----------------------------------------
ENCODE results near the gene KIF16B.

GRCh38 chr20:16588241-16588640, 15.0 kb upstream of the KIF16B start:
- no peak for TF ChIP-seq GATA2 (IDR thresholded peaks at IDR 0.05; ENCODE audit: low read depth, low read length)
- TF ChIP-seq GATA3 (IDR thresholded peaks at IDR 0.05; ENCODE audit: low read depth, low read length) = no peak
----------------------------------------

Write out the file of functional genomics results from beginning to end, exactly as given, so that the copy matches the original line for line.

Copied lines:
ENCODE results near the gene KIF16B.

GRCh38 chr20:16588241-16588640, 15.0 kb upstream of the KIF16B start:
- no peak for TF ChIP-seq GATA2 (IDR thresholded peaks at IDR 0.05; ENCODE audit: low read depth, low read length)
- TF ChIP-seq GATA3 (IDR thresholded peaks at IDR 0.05; ENCODE audit: low read depth, low read length) = no peak